Roxana Franco doesn’t like being in the spotlight, but one of her primary responsibilities at Nuestra Casa is to encourage traditionally underrepresented community members to become more confident, outspoken environmental justice and equity leaders. While more comfortable supporting others to take the mic, she’s working on it. This is even more important now that she leads Nuestra Casa’s water justice community engagement work through climate-change partnerships with Youth United for Community Action and the San Francisco Bay Conservation and Development Commission.
A member of the CALA 2020 cohort, Roxana credits the program with giving her a real boost in her recent professional development. “CALA helped me find a stronger voice as an advocate, to believe that my voice mattered to others,” she explains. “It was my first time doing an environmental justice project that I was really excited about. I so appreciated the opportunity to present in front of my cohort and to receive words of affirmation. I loved hearing that what I said resonated with people from other backgrounds. Speaking up more has been working out really well for me!”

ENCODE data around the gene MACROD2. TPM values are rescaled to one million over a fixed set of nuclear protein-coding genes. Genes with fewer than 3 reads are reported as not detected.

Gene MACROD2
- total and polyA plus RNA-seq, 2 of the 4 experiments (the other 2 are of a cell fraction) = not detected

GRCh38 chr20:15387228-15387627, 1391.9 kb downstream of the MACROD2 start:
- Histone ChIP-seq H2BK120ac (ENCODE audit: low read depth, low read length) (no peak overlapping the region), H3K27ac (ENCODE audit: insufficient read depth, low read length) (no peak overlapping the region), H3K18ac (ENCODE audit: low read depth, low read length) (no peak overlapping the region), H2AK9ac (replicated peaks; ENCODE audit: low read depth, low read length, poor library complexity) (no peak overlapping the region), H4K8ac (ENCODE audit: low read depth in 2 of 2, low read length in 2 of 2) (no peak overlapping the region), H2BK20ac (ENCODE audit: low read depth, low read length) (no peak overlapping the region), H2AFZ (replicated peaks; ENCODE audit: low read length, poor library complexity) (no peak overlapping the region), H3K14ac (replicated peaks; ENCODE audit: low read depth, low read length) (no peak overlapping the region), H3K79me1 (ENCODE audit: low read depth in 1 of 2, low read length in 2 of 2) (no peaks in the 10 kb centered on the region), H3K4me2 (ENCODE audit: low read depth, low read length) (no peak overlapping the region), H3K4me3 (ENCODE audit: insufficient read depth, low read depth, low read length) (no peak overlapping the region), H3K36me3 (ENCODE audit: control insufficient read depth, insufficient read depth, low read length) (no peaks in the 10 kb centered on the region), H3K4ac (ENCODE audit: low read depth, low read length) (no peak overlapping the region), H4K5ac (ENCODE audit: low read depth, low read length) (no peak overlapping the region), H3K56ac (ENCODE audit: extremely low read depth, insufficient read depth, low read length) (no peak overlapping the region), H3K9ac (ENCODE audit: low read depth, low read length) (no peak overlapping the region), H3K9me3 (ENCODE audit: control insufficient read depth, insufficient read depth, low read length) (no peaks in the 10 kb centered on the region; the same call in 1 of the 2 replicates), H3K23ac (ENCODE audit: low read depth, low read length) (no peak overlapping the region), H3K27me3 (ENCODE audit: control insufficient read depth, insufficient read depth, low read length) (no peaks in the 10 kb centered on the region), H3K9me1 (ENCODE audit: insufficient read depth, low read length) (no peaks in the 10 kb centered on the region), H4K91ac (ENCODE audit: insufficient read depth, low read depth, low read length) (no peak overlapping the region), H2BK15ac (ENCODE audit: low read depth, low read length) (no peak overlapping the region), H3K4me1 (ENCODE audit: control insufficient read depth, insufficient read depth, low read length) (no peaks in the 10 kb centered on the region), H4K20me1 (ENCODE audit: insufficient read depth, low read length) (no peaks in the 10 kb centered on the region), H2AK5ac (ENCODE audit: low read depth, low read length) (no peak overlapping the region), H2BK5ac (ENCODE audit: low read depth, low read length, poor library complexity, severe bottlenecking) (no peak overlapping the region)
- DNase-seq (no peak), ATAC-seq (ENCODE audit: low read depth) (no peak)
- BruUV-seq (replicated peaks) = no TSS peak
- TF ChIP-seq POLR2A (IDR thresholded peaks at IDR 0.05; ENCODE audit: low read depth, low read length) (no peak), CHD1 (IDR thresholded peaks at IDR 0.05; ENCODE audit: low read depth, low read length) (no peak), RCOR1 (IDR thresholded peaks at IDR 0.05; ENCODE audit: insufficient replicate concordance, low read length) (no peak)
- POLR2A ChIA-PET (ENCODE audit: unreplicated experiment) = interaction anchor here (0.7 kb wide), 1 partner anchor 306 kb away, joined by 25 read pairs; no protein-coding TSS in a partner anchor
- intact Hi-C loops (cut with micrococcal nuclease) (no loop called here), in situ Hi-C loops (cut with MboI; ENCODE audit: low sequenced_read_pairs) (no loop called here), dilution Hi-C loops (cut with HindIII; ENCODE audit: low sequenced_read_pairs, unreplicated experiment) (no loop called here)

In addition to building her confidence, Roxana learned important skills in CALA that have been invaluable to her current campaign planning and to achieving her community goals. And though the training program is over, she’s continuing to work on her capstone campaign project with her cohort partner, taking it into the real world.
Roxana is currently advocating to assure community voices are heard and their expertise is acknowledged. This is no easy task given the many barriers to civic engagement faced by immigrant communities, low-income communities, and communities of color. What has become clear to Roxana about the traditional conservation movement in the United States is that people from communities of color and low-income communities are seldom included despite having been engaging in sustainable practices for a lot longer than the term itself exists. “We’re forcing a lot of terms and ideas on our community that don’t fit them. The word ‘sustainability’ doesn’t work in Spanish — it just doesn’t translate.” It took Roxana a while to realize that she and her family were already experts in “sustainability” practices out of necessity and culture: wearing hand-me-downs instead of buying new clothes, and saving electricity by drying clothes on a drying rack and using a molcajete.
Roxana seeks to be a good role model to her newborn daughter by showing that women of color can be powerful and effective leaders in advocating for their communities, particularly when it comes to environmental justice.
All of us at Green Foothills are so glad that Roxana went through the CALA program and is now a member of the Alumni community. We are honored to have the opportunity to work in solidarity with Roxana and have so much to learn from her leadership journey!